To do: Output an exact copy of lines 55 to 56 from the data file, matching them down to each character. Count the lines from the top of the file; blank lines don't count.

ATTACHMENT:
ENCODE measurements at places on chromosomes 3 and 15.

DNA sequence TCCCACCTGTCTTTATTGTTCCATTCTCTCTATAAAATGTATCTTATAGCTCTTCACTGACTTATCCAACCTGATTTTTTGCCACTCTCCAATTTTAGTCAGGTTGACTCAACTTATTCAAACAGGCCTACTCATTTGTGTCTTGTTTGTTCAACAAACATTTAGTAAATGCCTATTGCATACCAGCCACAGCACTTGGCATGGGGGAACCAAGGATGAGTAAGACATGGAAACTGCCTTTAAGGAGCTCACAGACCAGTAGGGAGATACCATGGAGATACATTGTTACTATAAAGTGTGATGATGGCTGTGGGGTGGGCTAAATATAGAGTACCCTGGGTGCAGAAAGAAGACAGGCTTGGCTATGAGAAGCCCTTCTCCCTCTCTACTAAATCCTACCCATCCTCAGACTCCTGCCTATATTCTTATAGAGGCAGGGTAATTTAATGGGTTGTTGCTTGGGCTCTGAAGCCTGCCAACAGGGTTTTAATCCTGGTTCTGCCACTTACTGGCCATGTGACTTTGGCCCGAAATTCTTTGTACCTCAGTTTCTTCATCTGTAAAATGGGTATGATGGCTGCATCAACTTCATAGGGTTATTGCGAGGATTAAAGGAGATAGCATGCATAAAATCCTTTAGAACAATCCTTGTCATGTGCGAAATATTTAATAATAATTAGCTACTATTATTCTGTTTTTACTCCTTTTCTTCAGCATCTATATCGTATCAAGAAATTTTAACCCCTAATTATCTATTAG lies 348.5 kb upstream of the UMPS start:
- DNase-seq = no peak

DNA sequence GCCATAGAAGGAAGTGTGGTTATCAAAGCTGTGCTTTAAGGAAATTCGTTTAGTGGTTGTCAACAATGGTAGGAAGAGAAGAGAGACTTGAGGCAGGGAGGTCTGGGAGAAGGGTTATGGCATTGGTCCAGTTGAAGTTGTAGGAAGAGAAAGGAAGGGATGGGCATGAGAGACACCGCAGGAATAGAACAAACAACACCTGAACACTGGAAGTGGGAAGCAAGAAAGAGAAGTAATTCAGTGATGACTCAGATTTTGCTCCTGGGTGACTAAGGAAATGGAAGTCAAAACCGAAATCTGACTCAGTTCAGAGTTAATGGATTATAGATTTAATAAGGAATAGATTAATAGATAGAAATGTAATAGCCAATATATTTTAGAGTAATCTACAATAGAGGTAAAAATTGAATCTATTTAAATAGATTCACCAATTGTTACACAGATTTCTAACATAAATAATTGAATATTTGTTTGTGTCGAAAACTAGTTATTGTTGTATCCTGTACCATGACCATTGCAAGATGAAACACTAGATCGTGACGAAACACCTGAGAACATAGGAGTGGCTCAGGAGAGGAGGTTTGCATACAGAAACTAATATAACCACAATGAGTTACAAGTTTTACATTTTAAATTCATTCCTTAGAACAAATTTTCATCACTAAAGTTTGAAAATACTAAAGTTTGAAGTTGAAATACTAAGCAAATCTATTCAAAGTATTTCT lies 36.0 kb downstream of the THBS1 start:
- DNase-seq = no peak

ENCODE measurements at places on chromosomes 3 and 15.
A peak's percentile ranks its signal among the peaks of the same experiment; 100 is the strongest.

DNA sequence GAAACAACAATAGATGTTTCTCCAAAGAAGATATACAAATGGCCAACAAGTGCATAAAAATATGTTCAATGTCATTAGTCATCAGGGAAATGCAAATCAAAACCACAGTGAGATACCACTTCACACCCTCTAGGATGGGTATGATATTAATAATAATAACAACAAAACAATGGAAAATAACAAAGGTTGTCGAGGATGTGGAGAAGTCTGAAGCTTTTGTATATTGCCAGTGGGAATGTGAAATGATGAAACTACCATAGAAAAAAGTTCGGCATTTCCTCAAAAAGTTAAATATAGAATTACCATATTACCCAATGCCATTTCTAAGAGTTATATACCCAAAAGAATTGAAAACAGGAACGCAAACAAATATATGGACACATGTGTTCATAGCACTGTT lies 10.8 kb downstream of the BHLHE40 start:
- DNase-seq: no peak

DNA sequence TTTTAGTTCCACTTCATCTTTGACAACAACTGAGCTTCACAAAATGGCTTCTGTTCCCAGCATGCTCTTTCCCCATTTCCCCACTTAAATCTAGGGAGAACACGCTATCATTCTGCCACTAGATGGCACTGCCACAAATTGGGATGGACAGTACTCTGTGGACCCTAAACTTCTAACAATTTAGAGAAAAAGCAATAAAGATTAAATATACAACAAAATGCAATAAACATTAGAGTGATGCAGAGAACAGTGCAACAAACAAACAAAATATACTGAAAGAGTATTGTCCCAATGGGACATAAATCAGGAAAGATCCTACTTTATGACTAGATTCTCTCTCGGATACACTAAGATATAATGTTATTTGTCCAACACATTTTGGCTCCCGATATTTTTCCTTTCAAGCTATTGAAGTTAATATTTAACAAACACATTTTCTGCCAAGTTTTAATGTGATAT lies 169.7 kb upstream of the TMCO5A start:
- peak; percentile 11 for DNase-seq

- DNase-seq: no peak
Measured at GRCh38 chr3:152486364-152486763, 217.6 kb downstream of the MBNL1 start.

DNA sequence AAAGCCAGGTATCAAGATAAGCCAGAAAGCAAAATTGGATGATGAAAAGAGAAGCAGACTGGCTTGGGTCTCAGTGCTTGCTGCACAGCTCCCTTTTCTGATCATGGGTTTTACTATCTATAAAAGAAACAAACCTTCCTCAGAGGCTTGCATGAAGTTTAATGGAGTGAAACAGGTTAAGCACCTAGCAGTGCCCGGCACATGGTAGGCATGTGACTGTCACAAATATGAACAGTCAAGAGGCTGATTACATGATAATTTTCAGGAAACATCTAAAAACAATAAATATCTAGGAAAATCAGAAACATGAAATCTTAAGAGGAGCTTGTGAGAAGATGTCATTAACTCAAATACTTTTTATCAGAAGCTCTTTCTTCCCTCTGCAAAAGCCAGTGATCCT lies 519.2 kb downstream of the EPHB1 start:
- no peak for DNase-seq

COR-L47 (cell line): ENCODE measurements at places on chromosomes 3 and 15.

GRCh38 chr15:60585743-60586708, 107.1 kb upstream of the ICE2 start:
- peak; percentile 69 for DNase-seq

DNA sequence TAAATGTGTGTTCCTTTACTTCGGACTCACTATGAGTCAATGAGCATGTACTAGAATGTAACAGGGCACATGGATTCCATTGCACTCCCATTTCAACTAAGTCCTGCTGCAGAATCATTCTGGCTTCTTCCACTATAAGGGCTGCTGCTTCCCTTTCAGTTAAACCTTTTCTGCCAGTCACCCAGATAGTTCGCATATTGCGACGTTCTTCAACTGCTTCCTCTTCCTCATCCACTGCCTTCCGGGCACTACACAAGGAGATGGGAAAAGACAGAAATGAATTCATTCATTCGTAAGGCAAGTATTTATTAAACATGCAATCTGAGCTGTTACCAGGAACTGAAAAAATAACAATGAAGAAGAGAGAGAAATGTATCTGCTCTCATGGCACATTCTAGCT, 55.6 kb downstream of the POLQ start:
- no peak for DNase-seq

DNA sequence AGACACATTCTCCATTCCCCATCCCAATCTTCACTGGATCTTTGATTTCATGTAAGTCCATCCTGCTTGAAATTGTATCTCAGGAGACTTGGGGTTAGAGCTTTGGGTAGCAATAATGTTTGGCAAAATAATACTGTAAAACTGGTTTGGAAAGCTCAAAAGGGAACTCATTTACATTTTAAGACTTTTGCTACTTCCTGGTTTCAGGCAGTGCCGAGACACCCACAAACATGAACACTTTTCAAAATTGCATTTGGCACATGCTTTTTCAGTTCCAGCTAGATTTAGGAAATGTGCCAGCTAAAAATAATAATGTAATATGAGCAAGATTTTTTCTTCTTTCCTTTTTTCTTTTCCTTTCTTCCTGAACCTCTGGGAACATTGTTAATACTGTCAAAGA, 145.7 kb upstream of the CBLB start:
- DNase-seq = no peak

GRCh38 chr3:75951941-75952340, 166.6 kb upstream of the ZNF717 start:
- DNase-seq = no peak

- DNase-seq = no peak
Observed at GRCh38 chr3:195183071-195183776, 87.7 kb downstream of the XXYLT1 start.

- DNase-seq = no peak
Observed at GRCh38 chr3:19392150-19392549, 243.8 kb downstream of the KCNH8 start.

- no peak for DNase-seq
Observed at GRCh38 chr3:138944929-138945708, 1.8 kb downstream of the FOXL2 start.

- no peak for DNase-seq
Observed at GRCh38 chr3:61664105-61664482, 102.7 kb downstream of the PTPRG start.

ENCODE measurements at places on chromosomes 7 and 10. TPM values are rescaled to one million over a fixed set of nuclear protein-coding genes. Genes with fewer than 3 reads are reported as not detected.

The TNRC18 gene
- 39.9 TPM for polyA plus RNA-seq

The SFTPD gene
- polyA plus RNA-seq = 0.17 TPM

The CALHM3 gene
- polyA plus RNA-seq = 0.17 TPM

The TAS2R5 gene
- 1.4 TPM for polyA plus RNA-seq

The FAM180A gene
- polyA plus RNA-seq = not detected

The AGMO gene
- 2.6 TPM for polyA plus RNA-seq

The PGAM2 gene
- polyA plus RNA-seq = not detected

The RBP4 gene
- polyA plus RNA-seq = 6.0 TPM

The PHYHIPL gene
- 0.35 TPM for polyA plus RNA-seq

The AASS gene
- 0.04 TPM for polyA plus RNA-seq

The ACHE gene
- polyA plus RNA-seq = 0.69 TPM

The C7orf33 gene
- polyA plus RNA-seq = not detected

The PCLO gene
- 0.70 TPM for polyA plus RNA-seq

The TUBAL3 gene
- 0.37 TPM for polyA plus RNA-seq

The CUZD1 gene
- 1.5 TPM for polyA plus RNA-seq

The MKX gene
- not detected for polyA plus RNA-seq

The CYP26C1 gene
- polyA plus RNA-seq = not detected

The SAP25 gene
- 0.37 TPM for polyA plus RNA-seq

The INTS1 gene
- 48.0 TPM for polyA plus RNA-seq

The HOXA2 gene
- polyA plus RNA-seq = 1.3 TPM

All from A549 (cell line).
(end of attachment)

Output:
- polyA plus RNA-seq = 0.69 TPM

The C7orf33 gene